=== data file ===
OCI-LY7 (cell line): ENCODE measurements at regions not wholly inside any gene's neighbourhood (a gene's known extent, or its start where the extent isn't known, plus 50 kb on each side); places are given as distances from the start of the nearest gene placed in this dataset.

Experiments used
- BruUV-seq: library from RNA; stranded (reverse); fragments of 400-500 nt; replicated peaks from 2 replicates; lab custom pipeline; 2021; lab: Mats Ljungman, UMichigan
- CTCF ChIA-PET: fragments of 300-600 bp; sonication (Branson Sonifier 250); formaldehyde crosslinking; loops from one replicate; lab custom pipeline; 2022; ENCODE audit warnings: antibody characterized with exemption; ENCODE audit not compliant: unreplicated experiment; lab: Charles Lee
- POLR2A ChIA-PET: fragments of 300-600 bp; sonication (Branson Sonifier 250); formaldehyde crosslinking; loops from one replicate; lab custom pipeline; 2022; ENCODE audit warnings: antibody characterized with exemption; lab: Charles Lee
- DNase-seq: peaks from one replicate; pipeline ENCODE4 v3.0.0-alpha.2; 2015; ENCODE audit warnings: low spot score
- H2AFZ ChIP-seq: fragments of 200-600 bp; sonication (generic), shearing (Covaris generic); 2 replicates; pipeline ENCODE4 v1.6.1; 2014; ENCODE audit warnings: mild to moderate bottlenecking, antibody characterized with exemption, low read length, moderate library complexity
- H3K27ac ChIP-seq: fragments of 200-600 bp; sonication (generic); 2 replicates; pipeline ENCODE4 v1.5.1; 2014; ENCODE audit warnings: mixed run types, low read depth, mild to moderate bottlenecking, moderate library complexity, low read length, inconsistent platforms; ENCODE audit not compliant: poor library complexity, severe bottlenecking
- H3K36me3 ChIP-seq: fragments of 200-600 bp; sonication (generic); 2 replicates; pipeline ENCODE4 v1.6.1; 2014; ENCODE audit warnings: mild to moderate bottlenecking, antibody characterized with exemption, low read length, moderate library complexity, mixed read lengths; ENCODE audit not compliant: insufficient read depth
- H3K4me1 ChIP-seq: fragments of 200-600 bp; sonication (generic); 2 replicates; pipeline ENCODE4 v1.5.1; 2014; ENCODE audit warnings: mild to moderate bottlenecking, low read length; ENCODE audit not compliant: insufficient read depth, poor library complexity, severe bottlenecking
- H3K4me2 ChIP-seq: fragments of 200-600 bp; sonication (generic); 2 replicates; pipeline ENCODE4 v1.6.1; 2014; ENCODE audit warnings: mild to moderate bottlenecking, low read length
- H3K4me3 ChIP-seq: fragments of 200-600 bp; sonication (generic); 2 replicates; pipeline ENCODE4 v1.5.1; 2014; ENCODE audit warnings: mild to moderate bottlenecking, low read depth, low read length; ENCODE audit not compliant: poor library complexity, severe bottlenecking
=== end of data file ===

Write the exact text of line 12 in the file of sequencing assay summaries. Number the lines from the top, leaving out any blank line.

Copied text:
- H3K4me3 ChIP-seq: fragments of 200-600 bp; sonication (generic); 2 replicates; pipeline ENCODE4 v1.5.1; 2014; ENCODE audit warnings: mild to moderate bottlenecking, low read depth, low read length; ENCODE audit not compliant: poor library complexity, severe bottlenecking